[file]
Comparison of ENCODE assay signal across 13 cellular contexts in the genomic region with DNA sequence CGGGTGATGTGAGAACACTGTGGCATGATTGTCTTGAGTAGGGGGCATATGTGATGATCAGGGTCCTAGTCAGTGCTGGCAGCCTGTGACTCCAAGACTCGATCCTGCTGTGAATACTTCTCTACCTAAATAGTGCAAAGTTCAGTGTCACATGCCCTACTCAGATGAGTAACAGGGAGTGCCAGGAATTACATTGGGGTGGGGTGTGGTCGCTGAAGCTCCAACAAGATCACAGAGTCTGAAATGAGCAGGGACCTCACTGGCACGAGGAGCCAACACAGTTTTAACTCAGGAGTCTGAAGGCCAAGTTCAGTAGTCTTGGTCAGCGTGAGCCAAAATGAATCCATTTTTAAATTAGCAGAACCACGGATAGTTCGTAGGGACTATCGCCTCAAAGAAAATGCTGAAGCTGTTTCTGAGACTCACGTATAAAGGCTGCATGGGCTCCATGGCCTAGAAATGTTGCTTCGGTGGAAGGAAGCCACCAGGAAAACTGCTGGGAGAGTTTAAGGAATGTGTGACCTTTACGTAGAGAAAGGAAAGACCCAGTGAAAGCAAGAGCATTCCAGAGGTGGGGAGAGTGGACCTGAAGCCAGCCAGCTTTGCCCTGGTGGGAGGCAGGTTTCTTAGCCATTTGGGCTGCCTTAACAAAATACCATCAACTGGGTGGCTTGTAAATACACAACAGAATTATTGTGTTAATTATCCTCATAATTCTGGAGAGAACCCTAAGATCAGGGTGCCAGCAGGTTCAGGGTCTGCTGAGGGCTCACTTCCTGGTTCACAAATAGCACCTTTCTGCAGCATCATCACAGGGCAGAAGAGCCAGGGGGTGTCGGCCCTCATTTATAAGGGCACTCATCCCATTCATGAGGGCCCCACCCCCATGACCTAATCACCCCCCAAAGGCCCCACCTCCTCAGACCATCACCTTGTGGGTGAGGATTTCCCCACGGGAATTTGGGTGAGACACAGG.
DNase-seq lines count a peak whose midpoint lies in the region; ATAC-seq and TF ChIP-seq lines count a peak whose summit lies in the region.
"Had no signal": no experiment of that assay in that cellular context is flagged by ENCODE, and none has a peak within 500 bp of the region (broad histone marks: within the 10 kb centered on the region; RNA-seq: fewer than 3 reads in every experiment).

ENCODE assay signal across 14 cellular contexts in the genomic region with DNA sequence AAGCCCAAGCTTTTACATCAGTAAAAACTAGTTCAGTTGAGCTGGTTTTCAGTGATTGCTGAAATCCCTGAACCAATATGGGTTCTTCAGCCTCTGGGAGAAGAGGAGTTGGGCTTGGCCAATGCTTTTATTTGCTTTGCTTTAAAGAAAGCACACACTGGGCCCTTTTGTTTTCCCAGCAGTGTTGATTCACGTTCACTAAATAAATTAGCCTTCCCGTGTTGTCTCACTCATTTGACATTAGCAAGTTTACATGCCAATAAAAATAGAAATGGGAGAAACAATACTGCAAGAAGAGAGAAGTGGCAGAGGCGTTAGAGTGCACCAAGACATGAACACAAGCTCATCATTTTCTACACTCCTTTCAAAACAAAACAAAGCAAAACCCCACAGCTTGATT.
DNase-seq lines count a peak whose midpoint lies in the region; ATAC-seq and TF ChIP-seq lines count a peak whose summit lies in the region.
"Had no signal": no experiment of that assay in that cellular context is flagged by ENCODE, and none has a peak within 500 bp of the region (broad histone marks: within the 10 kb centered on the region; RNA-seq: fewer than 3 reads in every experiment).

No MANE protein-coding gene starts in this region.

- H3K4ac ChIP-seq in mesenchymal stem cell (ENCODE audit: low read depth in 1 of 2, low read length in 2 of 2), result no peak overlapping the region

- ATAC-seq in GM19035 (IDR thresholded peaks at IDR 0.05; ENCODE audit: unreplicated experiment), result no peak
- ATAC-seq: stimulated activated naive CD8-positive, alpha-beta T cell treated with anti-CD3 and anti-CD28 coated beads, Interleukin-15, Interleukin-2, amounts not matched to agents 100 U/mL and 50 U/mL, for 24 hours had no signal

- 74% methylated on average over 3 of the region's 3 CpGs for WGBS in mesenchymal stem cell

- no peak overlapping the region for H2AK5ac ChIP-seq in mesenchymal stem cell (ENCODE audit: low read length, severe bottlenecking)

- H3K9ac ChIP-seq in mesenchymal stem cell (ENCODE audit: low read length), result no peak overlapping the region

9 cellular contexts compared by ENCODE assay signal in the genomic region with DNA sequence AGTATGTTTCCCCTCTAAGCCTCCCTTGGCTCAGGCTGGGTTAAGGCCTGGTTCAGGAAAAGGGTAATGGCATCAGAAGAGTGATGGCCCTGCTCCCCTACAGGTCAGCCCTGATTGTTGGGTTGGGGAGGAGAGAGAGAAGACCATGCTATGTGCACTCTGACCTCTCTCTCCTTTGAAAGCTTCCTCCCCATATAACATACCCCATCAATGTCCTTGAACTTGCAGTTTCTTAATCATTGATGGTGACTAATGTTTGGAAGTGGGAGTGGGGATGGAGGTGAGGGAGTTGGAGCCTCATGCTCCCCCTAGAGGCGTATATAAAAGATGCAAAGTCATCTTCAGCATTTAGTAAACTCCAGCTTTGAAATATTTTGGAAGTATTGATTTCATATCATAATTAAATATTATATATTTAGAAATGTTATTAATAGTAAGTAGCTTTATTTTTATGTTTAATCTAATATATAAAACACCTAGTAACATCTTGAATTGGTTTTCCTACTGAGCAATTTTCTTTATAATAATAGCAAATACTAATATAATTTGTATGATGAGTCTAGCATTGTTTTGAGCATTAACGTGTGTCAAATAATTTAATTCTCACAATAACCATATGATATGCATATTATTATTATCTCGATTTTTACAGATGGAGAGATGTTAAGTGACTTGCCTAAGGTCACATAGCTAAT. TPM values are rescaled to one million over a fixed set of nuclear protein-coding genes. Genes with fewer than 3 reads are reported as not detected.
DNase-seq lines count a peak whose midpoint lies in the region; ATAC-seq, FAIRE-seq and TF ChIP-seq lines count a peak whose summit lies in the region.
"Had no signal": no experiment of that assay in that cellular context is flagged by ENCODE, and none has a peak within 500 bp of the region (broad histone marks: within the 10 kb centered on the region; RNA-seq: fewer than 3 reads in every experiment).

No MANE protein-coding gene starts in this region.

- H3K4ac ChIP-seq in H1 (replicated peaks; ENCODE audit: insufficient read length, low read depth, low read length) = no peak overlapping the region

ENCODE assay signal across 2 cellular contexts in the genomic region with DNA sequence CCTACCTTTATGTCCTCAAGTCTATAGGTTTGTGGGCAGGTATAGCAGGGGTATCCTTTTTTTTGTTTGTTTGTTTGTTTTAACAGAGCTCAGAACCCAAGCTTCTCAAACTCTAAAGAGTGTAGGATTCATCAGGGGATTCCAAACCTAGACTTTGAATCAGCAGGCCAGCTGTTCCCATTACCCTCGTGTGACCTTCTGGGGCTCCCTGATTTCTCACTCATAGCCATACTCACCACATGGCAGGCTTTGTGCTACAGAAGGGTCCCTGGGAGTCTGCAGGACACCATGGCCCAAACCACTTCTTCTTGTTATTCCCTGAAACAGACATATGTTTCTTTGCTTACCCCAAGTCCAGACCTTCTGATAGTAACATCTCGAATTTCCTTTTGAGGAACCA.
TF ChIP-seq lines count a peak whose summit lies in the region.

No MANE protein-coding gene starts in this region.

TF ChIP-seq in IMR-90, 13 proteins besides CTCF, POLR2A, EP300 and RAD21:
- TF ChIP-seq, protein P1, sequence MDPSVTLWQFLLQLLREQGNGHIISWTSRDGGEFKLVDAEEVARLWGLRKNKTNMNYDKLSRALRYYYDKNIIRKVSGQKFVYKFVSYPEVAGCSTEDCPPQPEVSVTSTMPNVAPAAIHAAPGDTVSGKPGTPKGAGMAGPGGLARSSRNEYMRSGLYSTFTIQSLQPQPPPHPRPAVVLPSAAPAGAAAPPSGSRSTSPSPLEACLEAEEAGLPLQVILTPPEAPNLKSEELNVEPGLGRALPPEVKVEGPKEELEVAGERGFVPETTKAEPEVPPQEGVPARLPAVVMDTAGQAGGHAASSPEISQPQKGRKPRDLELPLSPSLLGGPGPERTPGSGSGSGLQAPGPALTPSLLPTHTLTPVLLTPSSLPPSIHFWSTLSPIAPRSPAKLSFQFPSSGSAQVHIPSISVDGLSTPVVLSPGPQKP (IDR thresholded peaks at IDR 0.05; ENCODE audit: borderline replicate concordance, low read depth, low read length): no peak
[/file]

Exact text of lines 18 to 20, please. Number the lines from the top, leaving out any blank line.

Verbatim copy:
- H3K4ac ChIP-seq in H1 (replicated peaks; ENCODE audit: insufficient read length, low read depth, low read length) = no peak overlapping the region

ENCODE assay signal across 2 cellular contexts in the genomic region with DNA sequence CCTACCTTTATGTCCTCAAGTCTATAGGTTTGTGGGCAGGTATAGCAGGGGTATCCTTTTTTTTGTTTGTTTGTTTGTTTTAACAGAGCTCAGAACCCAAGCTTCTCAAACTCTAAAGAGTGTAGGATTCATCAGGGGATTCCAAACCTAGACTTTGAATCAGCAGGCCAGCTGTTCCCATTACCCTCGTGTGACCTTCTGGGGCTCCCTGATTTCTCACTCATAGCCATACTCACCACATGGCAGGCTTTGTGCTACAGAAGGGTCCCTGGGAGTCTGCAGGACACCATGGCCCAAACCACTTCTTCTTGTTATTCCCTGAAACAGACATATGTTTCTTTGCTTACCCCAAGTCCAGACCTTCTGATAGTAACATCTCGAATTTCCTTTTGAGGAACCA.
TF ChIP-seq lines count a peak whose summit lies in the region.